Creating Security Cameras In Unity

Another day is gone and new things are learned! If you are following me, my previous article was about distracting security guards in a stealth game. Now, when we pass the guards, there will be two cameras with motion which we will need to hide from. This article will be regarding creating these cameras in Unity.

As you can see above, there are 2 cameras in the scene, which will detech us if we trigger them by passing through their colliders. To create an automatic movement effect for the camera, I have created an animation to the camera by changing its rotate values. Simply click on record, set the first transform rotate value and then jump to the x second later and set it to the latest rotated position.

If you click preview, you will notice that it will loop directly from the beginning position, so make sure to turn loop off. If you think it is too fast (mine was), you can manipulate it by changing the sample size from 60 fps to a lower value.

Here comes the tricky part. Certainly, I could have make it to return to it return to the beginning location easily. Well, it would not teach us anything new. So here’s another way to do it.

The idea is that camera will scan 90 degrees of angle area as a second is passed. So far, we already knew it. Here comes the tricky part.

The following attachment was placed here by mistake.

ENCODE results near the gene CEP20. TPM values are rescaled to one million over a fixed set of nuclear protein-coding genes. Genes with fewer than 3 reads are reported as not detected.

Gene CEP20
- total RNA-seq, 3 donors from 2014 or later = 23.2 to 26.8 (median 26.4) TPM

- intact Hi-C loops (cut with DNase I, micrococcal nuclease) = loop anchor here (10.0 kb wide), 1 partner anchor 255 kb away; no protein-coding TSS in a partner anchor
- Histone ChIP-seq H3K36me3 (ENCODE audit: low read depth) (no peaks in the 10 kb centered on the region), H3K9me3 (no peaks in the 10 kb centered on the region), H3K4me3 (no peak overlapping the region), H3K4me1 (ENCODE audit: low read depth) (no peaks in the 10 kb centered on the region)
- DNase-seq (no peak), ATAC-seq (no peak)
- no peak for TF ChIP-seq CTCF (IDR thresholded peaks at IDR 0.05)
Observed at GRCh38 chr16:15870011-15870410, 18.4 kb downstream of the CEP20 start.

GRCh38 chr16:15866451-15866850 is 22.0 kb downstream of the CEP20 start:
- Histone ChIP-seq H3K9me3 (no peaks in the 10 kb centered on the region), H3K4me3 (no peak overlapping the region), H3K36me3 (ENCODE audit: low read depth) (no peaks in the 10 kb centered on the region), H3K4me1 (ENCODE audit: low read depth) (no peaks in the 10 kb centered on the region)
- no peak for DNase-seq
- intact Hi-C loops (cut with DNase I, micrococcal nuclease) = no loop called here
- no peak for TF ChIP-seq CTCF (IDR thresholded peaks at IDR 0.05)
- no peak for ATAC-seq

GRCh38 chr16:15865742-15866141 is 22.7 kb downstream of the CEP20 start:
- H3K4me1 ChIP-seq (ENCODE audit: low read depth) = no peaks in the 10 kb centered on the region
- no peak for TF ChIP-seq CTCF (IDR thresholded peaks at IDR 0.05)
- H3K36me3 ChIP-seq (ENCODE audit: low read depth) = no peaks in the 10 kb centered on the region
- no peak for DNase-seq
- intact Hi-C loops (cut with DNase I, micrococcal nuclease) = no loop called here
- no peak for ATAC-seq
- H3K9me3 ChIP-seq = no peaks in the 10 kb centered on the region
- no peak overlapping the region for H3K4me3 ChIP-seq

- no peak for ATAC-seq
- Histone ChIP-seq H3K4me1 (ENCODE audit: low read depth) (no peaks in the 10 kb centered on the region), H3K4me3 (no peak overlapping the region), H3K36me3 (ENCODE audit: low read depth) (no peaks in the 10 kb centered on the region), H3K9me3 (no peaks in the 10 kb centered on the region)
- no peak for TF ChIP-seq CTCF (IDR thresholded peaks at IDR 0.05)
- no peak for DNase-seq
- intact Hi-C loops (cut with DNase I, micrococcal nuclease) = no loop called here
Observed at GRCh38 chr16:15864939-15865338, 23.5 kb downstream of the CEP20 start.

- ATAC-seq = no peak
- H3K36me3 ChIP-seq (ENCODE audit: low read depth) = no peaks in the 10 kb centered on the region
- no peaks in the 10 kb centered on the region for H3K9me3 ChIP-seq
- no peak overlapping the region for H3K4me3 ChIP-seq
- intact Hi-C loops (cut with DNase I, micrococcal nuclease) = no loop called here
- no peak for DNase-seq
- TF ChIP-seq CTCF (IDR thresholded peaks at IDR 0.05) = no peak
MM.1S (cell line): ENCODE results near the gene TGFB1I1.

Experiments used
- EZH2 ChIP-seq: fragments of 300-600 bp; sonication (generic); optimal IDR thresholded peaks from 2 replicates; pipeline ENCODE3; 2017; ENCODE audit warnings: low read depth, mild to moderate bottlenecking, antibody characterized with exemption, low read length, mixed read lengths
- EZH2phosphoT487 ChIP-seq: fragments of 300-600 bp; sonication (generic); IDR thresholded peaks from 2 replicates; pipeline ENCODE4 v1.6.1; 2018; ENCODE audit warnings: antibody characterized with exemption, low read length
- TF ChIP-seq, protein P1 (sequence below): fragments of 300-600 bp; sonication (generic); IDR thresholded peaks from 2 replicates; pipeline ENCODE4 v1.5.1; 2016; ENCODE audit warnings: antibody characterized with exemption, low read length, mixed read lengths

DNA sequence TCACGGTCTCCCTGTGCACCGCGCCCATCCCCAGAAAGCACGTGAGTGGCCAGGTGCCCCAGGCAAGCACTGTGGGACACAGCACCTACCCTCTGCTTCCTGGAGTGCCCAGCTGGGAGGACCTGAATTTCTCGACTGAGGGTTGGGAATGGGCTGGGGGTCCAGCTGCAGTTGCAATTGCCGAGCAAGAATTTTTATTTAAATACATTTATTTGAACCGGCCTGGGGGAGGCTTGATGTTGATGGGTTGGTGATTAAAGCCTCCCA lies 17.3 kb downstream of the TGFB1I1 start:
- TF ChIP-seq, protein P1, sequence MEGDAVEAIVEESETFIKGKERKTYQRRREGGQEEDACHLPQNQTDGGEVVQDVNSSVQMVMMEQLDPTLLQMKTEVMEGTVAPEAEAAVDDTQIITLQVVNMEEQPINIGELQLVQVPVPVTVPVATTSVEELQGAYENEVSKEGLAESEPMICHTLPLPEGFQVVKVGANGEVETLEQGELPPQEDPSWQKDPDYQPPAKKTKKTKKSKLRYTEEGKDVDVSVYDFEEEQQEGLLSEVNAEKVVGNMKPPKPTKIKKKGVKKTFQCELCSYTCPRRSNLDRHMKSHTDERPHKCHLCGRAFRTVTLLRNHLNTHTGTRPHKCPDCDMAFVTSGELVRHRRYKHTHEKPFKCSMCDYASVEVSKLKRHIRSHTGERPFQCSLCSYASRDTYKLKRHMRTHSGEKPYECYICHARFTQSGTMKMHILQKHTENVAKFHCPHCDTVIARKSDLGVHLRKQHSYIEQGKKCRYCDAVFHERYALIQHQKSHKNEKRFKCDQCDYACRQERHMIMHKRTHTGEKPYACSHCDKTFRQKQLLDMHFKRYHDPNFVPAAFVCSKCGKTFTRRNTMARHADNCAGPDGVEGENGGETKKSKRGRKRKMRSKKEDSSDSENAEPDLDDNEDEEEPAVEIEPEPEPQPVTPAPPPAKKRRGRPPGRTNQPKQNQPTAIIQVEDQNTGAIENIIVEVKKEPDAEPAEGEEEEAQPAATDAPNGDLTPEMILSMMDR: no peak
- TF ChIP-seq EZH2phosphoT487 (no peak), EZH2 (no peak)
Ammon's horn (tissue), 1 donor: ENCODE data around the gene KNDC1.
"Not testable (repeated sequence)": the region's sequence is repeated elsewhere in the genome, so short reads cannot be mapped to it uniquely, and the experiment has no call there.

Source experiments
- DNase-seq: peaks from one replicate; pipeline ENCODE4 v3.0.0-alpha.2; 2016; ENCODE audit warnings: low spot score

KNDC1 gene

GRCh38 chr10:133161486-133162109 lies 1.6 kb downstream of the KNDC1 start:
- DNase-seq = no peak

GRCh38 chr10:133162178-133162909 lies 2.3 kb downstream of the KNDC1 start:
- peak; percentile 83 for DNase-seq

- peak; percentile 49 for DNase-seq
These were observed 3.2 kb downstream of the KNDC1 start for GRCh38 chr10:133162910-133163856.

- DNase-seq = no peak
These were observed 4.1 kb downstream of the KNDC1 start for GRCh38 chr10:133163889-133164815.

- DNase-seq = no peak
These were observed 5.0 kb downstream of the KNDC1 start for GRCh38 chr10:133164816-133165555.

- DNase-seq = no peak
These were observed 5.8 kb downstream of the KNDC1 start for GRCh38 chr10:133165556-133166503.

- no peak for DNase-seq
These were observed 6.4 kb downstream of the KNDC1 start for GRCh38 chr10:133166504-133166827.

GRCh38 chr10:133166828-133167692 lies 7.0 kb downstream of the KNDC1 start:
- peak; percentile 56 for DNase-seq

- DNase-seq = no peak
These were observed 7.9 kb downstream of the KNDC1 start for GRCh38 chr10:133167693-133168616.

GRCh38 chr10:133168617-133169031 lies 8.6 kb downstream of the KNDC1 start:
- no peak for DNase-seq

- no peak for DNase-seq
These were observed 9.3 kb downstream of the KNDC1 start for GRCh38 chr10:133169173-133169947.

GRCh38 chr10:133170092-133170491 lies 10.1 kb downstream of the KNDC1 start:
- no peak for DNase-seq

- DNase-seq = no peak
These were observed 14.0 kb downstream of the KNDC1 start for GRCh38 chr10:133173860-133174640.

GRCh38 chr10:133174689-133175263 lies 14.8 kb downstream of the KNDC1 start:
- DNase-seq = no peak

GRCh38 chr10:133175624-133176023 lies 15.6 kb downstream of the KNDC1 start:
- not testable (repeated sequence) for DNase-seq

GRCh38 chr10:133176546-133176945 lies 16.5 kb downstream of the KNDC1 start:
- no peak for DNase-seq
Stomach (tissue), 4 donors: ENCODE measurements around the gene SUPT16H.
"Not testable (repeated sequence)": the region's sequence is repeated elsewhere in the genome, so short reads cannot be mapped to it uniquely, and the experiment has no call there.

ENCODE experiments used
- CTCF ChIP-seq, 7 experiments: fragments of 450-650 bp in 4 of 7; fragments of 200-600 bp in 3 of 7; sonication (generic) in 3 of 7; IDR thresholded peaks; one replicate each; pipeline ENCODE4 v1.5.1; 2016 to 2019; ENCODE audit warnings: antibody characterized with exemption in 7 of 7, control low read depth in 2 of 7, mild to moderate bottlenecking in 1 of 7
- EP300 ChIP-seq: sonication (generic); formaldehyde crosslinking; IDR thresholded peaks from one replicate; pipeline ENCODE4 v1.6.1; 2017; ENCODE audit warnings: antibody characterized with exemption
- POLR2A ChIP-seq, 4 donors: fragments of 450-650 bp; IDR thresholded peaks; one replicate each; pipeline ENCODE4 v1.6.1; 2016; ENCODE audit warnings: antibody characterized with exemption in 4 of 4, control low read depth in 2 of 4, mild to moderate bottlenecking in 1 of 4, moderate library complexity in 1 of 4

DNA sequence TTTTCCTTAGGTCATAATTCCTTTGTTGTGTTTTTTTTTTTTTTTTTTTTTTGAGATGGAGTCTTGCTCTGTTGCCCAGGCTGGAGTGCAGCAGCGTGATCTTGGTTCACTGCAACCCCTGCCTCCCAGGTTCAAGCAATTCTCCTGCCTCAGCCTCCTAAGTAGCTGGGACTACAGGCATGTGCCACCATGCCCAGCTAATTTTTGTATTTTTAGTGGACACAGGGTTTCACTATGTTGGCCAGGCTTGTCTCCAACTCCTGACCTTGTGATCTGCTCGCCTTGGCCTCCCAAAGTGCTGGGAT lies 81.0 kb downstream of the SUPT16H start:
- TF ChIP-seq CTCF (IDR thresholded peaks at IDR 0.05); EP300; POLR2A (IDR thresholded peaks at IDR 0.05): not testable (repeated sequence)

Open the Animator window, and select the rotation animation that you have created. On the Inspector, you will realize a speed variable.

Camera Rotate Inspector view

This speed variable acts just like in a script, so if we turn it’s value to 0, our camera will stand still (will not rotate), whereas if we set it to -1, it will move in the opposite direction.

From the Animator, right click on the rotate animation and paste it as a new animation just next to it. Create transitions in both ways without adding any condition.

And we are all set. Don’t forget to change the speed variable of the Reverse rotation animation to -1.

Reverse Rotation Animation Inspector view

Once we hit Play, we our cameras are rotating perfectly!

To detect the player, all you have to do is to add a Security Camera script with an if statement to end the game if the player triggers the camera colliders.

To give a better feeling of getting caught, you might want to add a delay after being detected. First, we need to reach to the animator component so that the camera will stand still (rather than keep moving) as we turn off the animator component. Then, reaching the mesh renderer, we can change the color of the cone area (the area within the colliders) to red. Lastly, I have used a coroutine to create a delay.

Just a quick note, the color change part is written in this way as the shader was not standard. So instead of simply typing, we are create a color by using RGB numeric values. If it gives an error on the run, simply divide the numeric RGB values with 255 and write them accordingly.

And here’s a shot from the game :)

Unity Developer